My understanding is that all grandfathered rates will expire on 7/31/2022 or sooner depending on the permission to operate date. This doesn't give full 5 years for systems that went live after 8/1/2017. Also it seems those w/out solar but who were already on legacy TOU before 3/1/2019 might have until Q4 2020 to install new solar systems and remain grandfathered until 7/31/2022, if they don't install solar by Q4 2020 they will be transitioned to the new TOU rates at that time.

https://youtu.be/81BVsLEoNv8?t=771
https://www.energytoolbase.com/newsroom ... te-changes
'11 SL, totaled
-1CB@33k/21mo, -2CB@53k/33mo, -3CB@68k/41mo, -4CB(41.5AHr)@79k/49mo, -5CB(38.85AHr)@87.5k/54mo
-0CB(66.14AHr)@87.5k/54mo (BBB), -1CB(53.92Ahr)@140k/29mo,
51.1AHr, SOH 80%, 150k miles

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Boomer23
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Re: Official Southern California Edison thread

Wed Mar 27, 2019 6:50 pm

I just did some quick calculations using TOU-PRIME. This rate plan has such simple details that it makes it pretty easy to estimate your yearly cost if you have your annual usage and your annual solar generation. That’s where the good news ends, though. My calculations yielded annual costs for our household of between $1300 and $1600.

Since the rate plan charges 13 cents/kWh except between 4 pm to 9 pm, I just subtracted my solar output from my total usage and multiplied the remainder by 13 cents. Then, assuming that I won’t be able to keep my 4pm to 9 pm usage to zero, I assumed a usage of 2 kW per hour during those 5 hours per day. I multiplied 2 kWh times 5 hours times 365 days, and then I added the $12/mo monthly charge. I realized that I need to subtract that 10 kWh per day from my total usage in the first part.

We might make a few dollars back from credits for solar generated after 4 pm during summers, but I don’t expect that to amount to much.

Anyway, I’m not thrilled with the results I’m getting, even with this PRIME plan. At least this’ll give me some information to go forward with in deciding whether to get home battery storage.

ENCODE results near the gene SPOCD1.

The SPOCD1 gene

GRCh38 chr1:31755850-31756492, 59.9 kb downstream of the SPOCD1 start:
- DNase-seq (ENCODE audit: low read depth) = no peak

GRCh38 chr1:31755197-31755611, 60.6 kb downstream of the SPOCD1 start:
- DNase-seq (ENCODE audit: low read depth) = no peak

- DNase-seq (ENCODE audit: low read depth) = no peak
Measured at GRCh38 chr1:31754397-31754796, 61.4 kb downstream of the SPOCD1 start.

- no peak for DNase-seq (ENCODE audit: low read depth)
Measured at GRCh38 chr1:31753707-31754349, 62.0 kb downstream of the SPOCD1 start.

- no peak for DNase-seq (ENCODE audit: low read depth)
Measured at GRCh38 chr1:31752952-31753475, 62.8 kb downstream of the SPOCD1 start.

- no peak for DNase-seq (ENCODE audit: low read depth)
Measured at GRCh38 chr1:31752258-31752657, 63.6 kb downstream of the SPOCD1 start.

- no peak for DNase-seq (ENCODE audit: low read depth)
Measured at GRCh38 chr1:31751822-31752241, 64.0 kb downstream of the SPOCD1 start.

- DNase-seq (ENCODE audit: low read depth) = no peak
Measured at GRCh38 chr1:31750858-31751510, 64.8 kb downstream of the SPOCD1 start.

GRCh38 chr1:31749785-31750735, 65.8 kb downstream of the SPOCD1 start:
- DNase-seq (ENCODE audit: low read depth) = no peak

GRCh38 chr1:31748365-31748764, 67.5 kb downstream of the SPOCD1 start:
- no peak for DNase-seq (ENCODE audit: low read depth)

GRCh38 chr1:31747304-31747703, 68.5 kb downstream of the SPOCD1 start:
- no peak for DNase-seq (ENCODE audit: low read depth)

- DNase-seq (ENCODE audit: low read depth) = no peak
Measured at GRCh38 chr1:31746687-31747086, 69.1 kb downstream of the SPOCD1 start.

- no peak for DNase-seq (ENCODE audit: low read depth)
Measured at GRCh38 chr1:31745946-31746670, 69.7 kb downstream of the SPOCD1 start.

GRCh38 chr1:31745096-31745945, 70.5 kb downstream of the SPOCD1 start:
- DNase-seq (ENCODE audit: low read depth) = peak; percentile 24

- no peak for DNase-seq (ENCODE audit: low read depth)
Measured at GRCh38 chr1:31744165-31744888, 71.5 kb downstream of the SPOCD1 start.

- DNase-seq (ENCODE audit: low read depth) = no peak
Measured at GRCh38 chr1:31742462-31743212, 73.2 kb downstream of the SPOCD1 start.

EDIT: I did a few further calculations using my data from 2016, 2017 and 2018 using the PRIME rates, and things looked better. We had a very heavy usage year in 2018, and my estimate for that year came up with $1,000 cost for the year using PRIME as long as we keep our AC use low during the 4-9 Peak hours (we might very well not be able to do that). I also noticed that we do generate some energy after 4 pm during Peak hours, and that might earn us some valuable credits.
Looking at other years when we used less power and less AC, my estimates have us closer to $500 per year. That’s not terrible for running a busy household with two EVs. But it’s a big change from paying basically nothing for the past 12 years.
Last edited by Boomer23 on Wed Mar 27, 2019 11:44 pm, edited 1 time in total.
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Valdemar
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Re: Official Southern California Edison thread

Wed Mar 27, 2019 7:04 pm

I'm not convinced that the PRIME plan is better for solar due to off-peak being much lower than on-peak compared to other plans, also there is no baseline credit and higher daily basic charge.
'11 SL, totaled
-1CB@33k/21mo, -2CB@53k/33mo, -3CB@68k/41mo, -4CB(41.5AHr)@79k/49mo, -5CB(38.85AHr)@87.5k/54mo
-0CB(66.14AHr)@87.5k/54mo (BBB), -1CB(53.92Ahr)@140k/29mo,
51.1AHr, SOH 80%, 150k miles

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Boomer23
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Re: Official Southern California Edison thread